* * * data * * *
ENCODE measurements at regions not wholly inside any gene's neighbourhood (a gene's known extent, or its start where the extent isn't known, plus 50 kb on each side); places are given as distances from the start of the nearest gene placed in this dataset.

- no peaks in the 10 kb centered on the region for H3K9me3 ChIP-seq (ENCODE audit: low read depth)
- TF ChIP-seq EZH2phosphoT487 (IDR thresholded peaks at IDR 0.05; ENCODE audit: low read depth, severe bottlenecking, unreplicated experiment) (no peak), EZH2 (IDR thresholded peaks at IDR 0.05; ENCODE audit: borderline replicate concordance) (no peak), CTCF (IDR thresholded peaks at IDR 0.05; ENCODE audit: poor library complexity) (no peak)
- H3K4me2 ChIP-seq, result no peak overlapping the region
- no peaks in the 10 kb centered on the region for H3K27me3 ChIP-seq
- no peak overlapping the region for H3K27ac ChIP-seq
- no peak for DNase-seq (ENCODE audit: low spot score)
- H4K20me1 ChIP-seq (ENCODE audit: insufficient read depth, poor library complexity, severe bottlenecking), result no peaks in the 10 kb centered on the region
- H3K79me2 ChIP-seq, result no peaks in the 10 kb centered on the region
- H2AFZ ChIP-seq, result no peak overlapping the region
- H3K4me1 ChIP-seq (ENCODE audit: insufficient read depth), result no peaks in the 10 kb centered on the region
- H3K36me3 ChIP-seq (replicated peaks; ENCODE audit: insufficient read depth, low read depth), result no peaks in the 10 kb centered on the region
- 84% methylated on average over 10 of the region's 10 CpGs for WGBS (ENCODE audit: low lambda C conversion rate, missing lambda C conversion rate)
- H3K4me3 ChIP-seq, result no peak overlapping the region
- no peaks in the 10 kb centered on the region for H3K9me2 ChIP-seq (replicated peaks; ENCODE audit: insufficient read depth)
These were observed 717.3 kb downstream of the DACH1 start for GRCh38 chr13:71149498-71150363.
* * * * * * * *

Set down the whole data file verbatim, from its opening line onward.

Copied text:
ENCODE measurements at regions not wholly inside any gene's neighbourhood (a gene's known extent, or its start where the extent isn't known, plus 50 kb on each side); places are given as distances from the start of the nearest gene placed in this dataset.

- no peaks in the 10 kb centered on the region for H3K9me3 ChIP-seq (ENCODE audit: low read depth)
- TF ChIP-seq EZH2phosphoT487 (IDR thresholded peaks at IDR 0.05; ENCODE audit: low read depth, severe bottlenecking, unreplicated experiment) (no peak), EZH2 (IDR thresholded peaks at IDR 0.05; ENCODE audit: borderline replicate concordance) (no peak), CTCF (IDR thresholded peaks at IDR 0.05; ENCODE audit: poor library complexity) (no peak)
- H3K4me2 ChIP-seq, result no peak overlapping the region
- no peaks in the 10 kb centered on the region for H3K27me3 ChIP-seq
- no peak overlapping the region for H3K27ac ChIP-seq
- no peak for DNase-seq (ENCODE audit: low spot score)
- H4K20me1 ChIP-seq (ENCODE audit: insufficient read depth, poor library complexity, severe bottlenecking), result no peaks in the 10 kb centered on the region
- H3K79me2 ChIP-seq, result no peaks in the 10 kb centered on the region
- H2AFZ ChIP-seq, result no peak overlapping the region
- H3K4me1 ChIP-seq (ENCODE audit: insufficient read depth), result no peaks in the 10 kb centered on the region
- H3K36me3 ChIP-seq (replicated peaks; ENCODE audit: insufficient read depth, low read depth), result no peaks in the 10 kb centered on the region
- 84% methylated on average over 10 of the region's 10 CpGs for WGBS (ENCODE audit: low lambda C conversion rate, missing lambda C conversion rate)
- H3K4me3 ChIP-seq, result no peak overlapping the region
- no peaks in the 10 kb centered on the region for H3K9me2 ChIP-seq (replicated peaks; ENCODE audit: insufficient read depth)
These were observed 717.3 kb downstream of the DACH1 start for GRCh38 chr13:71149498-71150363.